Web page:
Although there are standards in place for the materials being promoted for use as cover boards there are, at present, no performance standards for cover boards themselves.
The following discusses some of the products available for use as cover boards, their applicable standards and their physical properties and features.
In Canada, cellulosic fibreboard is the most widely used cover board material used in roofing. In North America most of the material is manufactured from wood fibre or bagassi (sugar cane). Practically any cellulosic material can be used to manufacture fibreboard. The porous nature of fibreboard, its compressive and flexural strength and its affinity for moisture have made it a satisfactory material for use as a cover board under many membrane systems. However, the last feature may also be the source of problems under some conditions. It is susceptible to absorption of moisture in the field during storage and installation. If exposed to moisture for extended periods of time, these materials can lose their mechanical strength or decay and rot. Also, excessively porous materials can absorb the asphalt or adhesives used to adhere membranes, compromising the securement of the membrane.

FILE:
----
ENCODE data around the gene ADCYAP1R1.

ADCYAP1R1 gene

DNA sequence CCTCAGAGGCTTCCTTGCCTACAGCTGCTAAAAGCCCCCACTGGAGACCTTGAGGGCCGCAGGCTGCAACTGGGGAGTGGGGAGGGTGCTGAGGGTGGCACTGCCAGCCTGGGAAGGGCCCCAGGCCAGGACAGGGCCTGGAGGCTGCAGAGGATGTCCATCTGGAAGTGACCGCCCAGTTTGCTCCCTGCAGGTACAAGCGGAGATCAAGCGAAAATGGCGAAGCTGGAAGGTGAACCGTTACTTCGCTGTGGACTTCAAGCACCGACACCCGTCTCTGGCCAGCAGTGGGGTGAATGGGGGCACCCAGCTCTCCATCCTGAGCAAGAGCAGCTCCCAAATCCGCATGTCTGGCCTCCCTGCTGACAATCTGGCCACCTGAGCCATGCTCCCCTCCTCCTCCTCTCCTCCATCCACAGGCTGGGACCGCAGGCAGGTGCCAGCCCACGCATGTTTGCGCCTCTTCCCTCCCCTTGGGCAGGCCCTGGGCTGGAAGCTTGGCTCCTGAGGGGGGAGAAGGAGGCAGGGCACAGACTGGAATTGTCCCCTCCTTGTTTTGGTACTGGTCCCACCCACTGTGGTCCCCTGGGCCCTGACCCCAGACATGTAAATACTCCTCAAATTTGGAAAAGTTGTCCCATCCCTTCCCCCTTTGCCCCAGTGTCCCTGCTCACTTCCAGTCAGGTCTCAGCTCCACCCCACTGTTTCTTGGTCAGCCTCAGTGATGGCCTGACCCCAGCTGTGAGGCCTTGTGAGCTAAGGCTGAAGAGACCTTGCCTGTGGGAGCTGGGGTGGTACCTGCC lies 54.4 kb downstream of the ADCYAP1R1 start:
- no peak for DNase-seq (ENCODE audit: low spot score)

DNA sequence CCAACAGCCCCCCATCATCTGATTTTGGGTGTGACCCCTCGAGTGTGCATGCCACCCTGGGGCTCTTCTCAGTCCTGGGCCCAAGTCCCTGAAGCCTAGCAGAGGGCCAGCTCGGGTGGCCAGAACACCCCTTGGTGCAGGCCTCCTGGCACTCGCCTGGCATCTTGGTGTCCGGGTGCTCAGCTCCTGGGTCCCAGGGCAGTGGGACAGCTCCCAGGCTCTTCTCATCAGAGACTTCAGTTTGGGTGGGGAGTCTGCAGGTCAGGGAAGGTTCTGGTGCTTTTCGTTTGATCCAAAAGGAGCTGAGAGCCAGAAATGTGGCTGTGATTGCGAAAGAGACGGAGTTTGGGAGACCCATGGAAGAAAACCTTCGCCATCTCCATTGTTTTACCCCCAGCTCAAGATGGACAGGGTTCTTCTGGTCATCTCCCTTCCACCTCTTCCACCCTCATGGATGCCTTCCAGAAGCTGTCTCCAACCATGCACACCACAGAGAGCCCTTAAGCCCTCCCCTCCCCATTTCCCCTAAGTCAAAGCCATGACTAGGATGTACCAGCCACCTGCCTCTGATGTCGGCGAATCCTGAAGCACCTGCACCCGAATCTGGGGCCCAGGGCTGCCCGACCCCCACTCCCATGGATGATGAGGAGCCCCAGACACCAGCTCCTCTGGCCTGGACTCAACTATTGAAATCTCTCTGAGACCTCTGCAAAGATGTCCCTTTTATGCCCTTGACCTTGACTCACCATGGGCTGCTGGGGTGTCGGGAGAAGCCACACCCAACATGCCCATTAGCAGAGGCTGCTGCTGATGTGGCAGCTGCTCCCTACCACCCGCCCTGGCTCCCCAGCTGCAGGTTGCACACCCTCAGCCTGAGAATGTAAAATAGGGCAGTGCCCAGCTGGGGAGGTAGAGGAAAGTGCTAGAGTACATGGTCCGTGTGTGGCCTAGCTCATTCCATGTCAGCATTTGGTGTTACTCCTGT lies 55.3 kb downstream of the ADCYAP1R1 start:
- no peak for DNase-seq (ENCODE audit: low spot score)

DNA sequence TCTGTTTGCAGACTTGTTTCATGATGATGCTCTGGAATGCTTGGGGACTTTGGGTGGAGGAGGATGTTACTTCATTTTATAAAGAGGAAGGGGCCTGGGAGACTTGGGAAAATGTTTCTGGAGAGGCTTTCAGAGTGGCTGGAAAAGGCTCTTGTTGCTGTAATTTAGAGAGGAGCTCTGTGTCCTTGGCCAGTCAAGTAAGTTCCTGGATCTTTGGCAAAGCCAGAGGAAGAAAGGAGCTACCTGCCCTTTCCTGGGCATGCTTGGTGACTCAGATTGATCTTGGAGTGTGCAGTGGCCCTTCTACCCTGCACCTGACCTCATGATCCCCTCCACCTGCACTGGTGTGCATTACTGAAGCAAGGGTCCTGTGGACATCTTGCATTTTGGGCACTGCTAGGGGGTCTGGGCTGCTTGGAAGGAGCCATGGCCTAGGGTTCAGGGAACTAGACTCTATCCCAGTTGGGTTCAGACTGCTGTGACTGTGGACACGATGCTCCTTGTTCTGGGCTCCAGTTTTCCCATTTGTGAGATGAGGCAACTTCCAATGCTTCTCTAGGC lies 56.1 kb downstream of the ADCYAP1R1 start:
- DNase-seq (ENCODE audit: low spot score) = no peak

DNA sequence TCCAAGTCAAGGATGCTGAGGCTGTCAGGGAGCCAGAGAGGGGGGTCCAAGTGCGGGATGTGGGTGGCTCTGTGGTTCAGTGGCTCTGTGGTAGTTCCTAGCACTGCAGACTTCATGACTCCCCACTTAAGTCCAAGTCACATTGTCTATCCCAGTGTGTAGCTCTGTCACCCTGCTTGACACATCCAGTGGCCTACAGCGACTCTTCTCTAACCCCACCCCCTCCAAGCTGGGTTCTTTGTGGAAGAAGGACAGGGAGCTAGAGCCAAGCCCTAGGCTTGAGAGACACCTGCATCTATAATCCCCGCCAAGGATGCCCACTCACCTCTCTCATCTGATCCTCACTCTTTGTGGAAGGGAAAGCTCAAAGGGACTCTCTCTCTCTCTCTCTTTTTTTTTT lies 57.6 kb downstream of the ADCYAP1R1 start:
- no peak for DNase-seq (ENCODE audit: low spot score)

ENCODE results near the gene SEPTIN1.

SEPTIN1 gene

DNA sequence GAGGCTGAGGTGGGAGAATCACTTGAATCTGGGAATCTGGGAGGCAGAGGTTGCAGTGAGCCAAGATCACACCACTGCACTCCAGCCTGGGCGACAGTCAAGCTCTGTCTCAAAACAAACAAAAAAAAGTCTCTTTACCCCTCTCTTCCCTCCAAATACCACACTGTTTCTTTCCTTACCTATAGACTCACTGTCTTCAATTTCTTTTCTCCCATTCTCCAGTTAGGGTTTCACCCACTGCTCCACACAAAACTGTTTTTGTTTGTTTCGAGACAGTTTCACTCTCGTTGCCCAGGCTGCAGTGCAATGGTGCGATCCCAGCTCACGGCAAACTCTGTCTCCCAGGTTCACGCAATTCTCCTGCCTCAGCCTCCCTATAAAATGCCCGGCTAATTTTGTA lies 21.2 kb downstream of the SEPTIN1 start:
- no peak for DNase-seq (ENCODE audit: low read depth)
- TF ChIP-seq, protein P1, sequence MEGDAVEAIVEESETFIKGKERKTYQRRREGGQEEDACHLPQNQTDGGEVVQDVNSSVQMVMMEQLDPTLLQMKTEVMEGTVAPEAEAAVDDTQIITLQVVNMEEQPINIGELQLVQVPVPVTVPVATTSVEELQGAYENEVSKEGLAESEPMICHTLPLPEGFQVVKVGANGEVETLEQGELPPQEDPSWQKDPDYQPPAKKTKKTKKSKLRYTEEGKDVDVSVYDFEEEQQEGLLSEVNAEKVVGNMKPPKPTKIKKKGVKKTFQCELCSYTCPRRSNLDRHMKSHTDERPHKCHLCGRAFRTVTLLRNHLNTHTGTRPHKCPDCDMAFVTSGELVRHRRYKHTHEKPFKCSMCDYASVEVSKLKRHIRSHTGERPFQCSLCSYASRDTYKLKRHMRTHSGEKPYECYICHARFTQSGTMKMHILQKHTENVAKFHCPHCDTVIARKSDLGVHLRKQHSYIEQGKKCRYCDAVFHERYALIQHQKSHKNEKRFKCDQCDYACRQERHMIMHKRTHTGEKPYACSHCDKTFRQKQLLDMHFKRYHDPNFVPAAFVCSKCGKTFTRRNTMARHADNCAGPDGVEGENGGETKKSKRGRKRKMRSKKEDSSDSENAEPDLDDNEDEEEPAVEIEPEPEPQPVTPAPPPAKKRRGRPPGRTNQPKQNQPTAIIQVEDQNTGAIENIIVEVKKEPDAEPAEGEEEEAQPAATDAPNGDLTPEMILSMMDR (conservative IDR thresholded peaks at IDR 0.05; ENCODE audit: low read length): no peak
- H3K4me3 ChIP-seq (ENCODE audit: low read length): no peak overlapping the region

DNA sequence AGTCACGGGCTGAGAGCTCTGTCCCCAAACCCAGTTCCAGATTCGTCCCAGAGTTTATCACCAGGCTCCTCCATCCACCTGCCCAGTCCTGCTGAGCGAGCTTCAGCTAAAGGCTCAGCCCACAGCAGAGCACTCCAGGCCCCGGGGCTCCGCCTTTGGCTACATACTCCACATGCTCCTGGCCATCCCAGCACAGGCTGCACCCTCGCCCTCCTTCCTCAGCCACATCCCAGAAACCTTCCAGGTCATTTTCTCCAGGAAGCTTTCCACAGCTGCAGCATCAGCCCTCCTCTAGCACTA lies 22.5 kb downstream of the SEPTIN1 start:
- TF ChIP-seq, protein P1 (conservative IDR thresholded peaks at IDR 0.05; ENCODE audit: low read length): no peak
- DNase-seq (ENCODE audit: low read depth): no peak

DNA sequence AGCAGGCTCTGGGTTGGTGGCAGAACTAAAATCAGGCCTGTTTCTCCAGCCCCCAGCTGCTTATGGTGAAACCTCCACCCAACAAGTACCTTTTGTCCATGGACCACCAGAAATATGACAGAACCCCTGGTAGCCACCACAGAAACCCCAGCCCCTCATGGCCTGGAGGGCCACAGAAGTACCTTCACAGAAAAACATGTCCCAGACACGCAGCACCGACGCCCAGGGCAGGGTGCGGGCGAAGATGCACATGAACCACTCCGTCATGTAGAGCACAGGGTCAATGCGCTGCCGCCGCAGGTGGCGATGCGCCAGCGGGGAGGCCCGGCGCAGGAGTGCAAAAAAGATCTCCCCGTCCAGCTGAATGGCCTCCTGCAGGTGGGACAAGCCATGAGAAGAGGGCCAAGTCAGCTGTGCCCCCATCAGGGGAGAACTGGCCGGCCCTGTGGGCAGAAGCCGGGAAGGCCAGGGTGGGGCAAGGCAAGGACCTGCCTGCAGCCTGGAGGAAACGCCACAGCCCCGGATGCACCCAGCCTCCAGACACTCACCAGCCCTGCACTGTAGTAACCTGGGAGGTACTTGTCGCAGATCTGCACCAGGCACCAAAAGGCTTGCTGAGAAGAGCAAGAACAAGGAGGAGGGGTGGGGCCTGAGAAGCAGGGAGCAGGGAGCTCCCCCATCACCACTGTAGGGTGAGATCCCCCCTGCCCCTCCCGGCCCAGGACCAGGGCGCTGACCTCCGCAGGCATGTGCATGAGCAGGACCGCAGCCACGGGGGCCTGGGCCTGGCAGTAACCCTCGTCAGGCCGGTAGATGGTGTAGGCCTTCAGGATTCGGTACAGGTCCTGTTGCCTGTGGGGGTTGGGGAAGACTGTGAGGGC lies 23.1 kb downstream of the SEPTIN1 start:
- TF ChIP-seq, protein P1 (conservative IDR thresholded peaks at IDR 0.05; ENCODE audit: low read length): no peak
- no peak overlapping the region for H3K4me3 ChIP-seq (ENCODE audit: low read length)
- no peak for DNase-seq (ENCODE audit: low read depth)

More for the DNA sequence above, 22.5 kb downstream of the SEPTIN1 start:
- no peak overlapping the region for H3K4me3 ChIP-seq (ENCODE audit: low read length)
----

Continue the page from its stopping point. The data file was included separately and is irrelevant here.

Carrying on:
Fibreboard is available in a wide variety of thicknesses and board size. It is available with butt edges, and in materials with a thickness over 12.7 mm, with ship lapped (offset) edges. To enhance the moisture resistant properties of the board, the fibers are treated with emulsions of asphalt, clay or paraffin. In addition, some manufacturers produce fibreboard which is treated with fire retardants to enhance their fire resistive properties. Fibreboard also comes in a range of densities which may be indicative of their compressive strength. To reduce absorption of asphalt during application, the boards may be coated with an asphalt emulsion. However, these coatings and emulsions may lead to compatibility problems with certain types of membranes.
In Canada, the applicable standard for fibreboard roof insulation is CAN/CSA-A247-M, “Insulating Fibreboard”.1
Perlite Roof Board
Perlite roof insulation has been widely used in the US since the 1950’s, and is finding increased usage in Canada. Perlite boards are composed of expanded perlite ore, cellulose fibres, asphalt and starch binders. Traditionally, the boards have been coated on the top side surface with an emulsion coating to inhibit excessive absorption of the mopping asphalt. In 1982, 12.7 mm boards were introduced for use as cover boards. Perlitic roof board provides a dimensionally stable and thermally resistant surface for the application of hot applied roofing membranes. It exhibits excellent flame spread characteristics, which may be important in the design and installation of some roof assemblies. It has also been demonstrated that perlitic insulation can rapidly gain and lose moisture from ambient air, similar to fibreboard.